Ditch Day

LORELAI: Mr. Medina’s class, huh?
RORY: The fancy book owner himself.
LORELAI: How does first annual mother/daughter ditch day sound?

Ditch day (also called skip day) is a tradition in some American schools where the majority of the senior class “ditch” or skip school on one particular day. It’s usually in the spring, at the end of the school semester.

Oscar and Felix

While arguing over whether to eat leftover pizza from the garbage bin – it was only just thrown out and is still in the box – Rory calls Lorelai “Oscar”, and she counters by calling Rory “Felix”.

This is in reference to Oscar Madison and Felix Ungar, the main characters from The Odd Couple, originally a 1965 Broadway play written by Neil Simon. In the story, the pair are friends sharing an apartment, with the slovenly Oscar and neat-freak Felix constantly clashing.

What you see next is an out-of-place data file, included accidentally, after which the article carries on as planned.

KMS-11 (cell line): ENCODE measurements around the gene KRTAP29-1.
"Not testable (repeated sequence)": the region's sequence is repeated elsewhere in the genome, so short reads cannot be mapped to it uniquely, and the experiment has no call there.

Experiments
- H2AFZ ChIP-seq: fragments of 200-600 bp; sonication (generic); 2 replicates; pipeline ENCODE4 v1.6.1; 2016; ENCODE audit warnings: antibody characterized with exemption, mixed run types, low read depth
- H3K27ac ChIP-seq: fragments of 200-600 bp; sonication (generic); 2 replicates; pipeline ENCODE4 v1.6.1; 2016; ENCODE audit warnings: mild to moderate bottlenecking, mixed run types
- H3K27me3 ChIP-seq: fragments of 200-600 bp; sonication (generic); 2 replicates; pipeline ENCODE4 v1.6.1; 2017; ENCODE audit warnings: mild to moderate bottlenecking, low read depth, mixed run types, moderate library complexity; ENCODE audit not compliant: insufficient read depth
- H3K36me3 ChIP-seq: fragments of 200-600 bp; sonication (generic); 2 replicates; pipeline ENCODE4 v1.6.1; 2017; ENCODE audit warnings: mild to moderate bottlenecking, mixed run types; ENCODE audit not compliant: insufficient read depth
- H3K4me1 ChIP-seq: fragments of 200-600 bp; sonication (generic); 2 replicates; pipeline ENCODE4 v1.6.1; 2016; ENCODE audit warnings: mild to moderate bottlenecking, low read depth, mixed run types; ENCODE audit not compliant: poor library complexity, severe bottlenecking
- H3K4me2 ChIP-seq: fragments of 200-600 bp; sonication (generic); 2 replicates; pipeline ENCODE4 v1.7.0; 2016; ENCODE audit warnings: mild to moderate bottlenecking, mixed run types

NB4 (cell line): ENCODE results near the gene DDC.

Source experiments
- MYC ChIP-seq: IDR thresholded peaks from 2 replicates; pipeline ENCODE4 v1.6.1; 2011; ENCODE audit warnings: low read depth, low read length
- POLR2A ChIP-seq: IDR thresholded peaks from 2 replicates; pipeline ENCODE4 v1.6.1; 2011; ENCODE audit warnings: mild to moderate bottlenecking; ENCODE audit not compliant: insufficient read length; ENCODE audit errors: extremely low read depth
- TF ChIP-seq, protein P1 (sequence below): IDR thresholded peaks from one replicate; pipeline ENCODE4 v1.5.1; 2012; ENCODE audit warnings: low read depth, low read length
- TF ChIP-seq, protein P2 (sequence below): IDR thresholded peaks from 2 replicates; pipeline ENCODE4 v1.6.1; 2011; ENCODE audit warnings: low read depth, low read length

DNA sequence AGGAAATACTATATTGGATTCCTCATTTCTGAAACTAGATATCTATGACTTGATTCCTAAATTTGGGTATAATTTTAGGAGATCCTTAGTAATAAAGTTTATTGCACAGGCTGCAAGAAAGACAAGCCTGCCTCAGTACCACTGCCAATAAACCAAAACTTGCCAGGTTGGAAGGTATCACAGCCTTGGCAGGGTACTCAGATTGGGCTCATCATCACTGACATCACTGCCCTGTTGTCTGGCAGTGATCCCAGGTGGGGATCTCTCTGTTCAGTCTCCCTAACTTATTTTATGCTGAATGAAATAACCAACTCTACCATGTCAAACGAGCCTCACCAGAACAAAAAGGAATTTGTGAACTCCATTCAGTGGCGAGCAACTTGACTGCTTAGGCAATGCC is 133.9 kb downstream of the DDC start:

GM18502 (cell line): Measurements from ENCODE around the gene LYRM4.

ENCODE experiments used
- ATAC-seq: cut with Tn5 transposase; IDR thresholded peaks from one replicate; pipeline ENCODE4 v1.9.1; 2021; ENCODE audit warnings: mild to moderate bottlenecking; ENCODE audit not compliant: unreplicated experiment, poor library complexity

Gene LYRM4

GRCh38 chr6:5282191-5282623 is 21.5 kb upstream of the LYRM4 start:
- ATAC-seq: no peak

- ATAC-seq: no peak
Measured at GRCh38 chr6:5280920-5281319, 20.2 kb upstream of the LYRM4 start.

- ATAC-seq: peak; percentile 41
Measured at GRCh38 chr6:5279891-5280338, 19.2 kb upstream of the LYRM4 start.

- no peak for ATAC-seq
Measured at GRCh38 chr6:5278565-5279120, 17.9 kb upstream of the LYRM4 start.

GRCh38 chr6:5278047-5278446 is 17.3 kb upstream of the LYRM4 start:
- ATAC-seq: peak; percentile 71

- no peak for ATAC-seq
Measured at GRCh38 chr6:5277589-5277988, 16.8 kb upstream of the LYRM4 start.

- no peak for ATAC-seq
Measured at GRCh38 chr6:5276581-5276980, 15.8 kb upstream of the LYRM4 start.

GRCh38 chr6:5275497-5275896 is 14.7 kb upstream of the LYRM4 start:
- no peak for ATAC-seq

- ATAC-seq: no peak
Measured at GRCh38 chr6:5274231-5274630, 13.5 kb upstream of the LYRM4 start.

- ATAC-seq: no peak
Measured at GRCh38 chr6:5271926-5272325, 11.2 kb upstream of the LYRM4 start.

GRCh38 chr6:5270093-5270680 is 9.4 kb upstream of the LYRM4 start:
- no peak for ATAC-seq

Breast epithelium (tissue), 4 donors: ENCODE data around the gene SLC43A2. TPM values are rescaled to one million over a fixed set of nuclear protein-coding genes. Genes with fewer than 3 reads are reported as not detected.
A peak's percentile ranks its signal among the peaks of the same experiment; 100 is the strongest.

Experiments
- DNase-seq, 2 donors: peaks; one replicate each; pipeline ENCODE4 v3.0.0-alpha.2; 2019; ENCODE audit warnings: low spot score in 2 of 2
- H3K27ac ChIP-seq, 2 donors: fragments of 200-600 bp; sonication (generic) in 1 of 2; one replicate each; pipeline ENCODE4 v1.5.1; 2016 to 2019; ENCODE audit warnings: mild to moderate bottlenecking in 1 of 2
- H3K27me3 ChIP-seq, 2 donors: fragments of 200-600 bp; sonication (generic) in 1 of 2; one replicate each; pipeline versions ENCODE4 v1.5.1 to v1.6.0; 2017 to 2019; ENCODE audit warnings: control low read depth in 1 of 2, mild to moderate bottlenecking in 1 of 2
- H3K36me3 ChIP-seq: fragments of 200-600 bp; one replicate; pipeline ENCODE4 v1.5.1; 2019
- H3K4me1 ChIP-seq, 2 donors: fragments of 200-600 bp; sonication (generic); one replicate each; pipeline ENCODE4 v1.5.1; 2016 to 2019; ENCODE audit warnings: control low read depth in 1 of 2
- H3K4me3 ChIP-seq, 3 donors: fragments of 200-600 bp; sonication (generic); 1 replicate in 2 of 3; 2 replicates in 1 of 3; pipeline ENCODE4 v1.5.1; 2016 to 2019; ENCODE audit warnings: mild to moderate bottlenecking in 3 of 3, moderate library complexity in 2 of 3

The Odd Couple was made into a comedy film in 1968, directed by Gene Saks, and with Walter Matthau and Jack Lemmon starring as Oscar and Felix respectively. Given rave reviews by critics, it was the #4 film of 1968.

It was then made into a television sitcom with Jack Klugman and Tony Randall as Oscar and Felix, originally airing from 1970 to 1975, but still on American television in reruns. This may be the version of The Odd Couple that Lorelai and Rory is most familiar with.

It seems to be an old joke between Lorelai and Rory to see themselves as “the odd couple” – mismatched housemates who nevertheless are very fond of each other.

(Note that Lorelai cleaning out the refrigerator is a call back to the contest she and Rory had at the start of the episode to see who had to clean out the fridge – apparently Lorelai lost).

“The new Heather”

RORY (referring to Louise and Madeline greeting her): Normal, friendly, no acts.